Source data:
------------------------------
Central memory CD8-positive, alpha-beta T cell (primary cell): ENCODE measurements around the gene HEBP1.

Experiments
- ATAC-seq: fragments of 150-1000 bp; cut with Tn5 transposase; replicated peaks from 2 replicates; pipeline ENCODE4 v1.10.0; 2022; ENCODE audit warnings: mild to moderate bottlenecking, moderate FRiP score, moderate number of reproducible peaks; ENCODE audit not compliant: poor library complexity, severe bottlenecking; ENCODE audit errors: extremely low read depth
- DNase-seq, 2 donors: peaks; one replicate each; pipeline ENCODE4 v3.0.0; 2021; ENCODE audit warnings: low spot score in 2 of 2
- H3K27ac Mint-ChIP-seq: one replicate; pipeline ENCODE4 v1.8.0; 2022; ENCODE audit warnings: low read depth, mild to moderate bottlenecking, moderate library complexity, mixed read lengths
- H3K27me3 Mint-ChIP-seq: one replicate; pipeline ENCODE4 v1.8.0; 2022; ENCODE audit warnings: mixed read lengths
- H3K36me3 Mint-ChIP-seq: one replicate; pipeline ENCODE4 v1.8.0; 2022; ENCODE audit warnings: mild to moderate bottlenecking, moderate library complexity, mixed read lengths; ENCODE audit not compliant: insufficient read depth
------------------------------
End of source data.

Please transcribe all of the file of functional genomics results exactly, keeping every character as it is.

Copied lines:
Central memory CD8-positive, alpha-beta T cell (primary cell): ENCODE measurements around the gene HEBP1.

Experiments
- ATAC-seq: fragments of 150-1000 bp; cut with Tn5 transposase; replicated peaks from 2 replicates; pipeline ENCODE4 v1.10.0; 2022; ENCODE audit warnings: mild to moderate bottlenecking, moderate FRiP score, moderate number of reproducible peaks; ENCODE audit not compliant: poor library complexity, severe bottlenecking; ENCODE audit errors: extremely low read depth
- DNase-seq, 2 donors: peaks; one replicate each; pipeline ENCODE4 v3.0.0; 2021; ENCODE audit warnings: low spot score in 2 of 2
- H3K27ac Mint-ChIP-seq: one replicate; pipeline ENCODE4 v1.8.0; 2022; ENCODE audit warnings: low read depth, mild to moderate bottlenecking, moderate library complexity, mixed read lengths
- H3K27me3 Mint-ChIP-seq: one replicate; pipeline ENCODE4 v1.8.0; 2022; ENCODE audit warnings: mixed read lengths
- H3K36me3 Mint-ChIP-seq: one replicate; pipeline ENCODE4 v1.8.0; 2022; ENCODE audit warnings: mild to moderate bottlenecking, moderate library complexity, mixed read lengths; ENCODE audit not compliant: insufficient read depth